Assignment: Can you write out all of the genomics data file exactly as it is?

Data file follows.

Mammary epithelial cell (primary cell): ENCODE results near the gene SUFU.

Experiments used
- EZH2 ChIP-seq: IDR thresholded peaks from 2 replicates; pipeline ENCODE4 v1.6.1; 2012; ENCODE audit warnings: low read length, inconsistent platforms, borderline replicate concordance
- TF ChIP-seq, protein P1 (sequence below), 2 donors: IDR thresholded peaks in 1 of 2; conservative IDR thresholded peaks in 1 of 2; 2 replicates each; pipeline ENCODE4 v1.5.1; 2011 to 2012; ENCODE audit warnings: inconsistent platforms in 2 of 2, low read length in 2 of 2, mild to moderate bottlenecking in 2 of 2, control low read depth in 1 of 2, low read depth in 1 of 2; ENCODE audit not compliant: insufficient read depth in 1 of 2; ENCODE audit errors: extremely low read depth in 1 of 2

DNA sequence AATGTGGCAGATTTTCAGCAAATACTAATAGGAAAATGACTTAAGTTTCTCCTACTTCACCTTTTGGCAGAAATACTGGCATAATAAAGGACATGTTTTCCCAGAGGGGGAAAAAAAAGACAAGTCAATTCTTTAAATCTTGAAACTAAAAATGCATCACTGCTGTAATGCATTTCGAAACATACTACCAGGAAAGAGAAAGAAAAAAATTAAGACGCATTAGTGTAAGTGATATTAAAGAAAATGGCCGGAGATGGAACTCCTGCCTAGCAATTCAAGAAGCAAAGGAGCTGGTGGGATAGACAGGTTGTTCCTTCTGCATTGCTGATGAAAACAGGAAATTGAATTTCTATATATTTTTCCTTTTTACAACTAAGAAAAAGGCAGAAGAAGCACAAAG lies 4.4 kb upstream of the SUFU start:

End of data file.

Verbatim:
Mammary epithelial cell (primary cell): ENCODE results near the gene SUFU.

Experiments used
- EZH2 ChIP-seq: IDR thresholded peaks from 2 replicates; pipeline ENCODE4 v1.6.1; 2012; ENCODE audit warnings: low read length, inconsistent platforms, borderline replicate concordance
- TF ChIP-seq, protein P1 (sequence below), 2 donors: IDR thresholded peaks in 1 of 2; conservative IDR thresholded peaks in 1 of 2; 2 replicates each; pipeline ENCODE4 v1.5.1; 2011 to 2012; ENCODE audit warnings: inconsistent platforms in 2 of 2, low read length in 2 of 2, mild to moderate bottlenecking in 2 of 2, control low read depth in 1 of 2, low read depth in 1 of 2; ENCODE audit not compliant: insufficient read depth in 1 of 2; ENCODE audit errors: extremely low read depth in 1 of 2

DNA sequence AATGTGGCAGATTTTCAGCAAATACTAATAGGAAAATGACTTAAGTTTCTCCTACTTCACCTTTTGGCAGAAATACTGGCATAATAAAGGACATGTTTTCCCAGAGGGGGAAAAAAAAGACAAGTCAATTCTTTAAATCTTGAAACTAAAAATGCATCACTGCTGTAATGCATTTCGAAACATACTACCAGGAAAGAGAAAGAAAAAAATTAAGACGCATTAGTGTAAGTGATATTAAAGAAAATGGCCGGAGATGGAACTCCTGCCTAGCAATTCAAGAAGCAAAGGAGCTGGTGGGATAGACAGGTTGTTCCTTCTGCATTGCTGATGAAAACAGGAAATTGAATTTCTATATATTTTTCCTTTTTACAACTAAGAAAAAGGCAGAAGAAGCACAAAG lies 4.4 kb upstream of the SUFU start: